Malaysia Airlines ‘exploring fleet options’

Agence France-Presse
Meanwhile, the airline's new German CEO Christoph Mueller has taken over the reins Friday

Malaysia airlines planes are seen on the tarmac at the Kuala Lumpur International Airport in Sepang on July 18, 2014. Photo by Nicolas Asfouri/AFP

KUALA LUMPUR, Malaysia – Malaysia Airlines on Friday, May 1, said it was “exploring fleet options” as the flag carrier sidestepped commenting on reports it is planning to sell off some of its planes to restructure after recent disasters and losses.

Aviation website Leeham News and Comment reported Thursday that the airline was looking at selling or leasing out all of its six Airbus A380 planes.

Flight Global website, citing industry sources, said the beleaguered company was looking at customers for some of its Boeing 777-200ERs and Airbus A330-200 freighters.

Malaysia Airlines said it was still working on its business plan but did not give any details regarding the restructuring reports.

Malaysia Airlines seeks to clarify the speculation on its fleet. We are currently still working to finalize the business plan… Exploring fleet options to enhance viability of long haul sectors is one area being looked into,” it tweeted.

The airline, whose already loss-making operations took a further beating after the two tragedies involving the still-missing Flight MH370 and Flight MH17 which crashed in Ukraine, was taken over by state investment fund Khazanah Nasional.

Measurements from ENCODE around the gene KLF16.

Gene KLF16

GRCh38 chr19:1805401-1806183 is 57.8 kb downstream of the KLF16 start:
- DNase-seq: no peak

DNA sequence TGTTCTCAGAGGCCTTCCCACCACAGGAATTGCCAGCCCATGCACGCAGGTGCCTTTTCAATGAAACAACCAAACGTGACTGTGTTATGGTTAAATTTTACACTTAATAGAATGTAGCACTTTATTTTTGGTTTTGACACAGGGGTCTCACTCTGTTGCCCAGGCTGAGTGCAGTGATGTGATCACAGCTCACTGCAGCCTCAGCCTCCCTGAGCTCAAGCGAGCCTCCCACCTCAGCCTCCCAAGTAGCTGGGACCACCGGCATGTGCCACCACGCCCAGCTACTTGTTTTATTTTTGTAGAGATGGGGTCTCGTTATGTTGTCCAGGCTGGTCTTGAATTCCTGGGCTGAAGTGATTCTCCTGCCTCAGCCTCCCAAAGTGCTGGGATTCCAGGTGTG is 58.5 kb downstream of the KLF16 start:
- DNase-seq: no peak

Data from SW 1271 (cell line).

Khazanah Nasional already held around 70 percent of the carrier before it acquired all the remaining shares and took the company private to deal with its problems.

It had said previously that there were plans to lay off 6,000 employees and reduce the capacity of its fleet size, and that the airline would emerge as a new company by July 1.

The airline’s new German CEO Christoph Mueller took over the reins Friday, local media reported.

Mueller, who was formerly chief of Ireland’s Aer Lingus, is the first foreigner to head the national carrier.

Analysts have long blamed poor management, government interference and powerful, reform-resistant employee unions for preventing the airline taking the steps needed to stay competitive.

MH370, carrying 239 people, disappeared in March after inexplicably diverting from its Kuala Lumpur-Beijing course. No trace of the aircraft has been found. (READ: One year on, still no clue over MH370 disappearance)

MH17 went down in July in rebellion-torn eastern Ukraine – believed to have been hit by a surface-to-air missile – killing all 298 aboard. –

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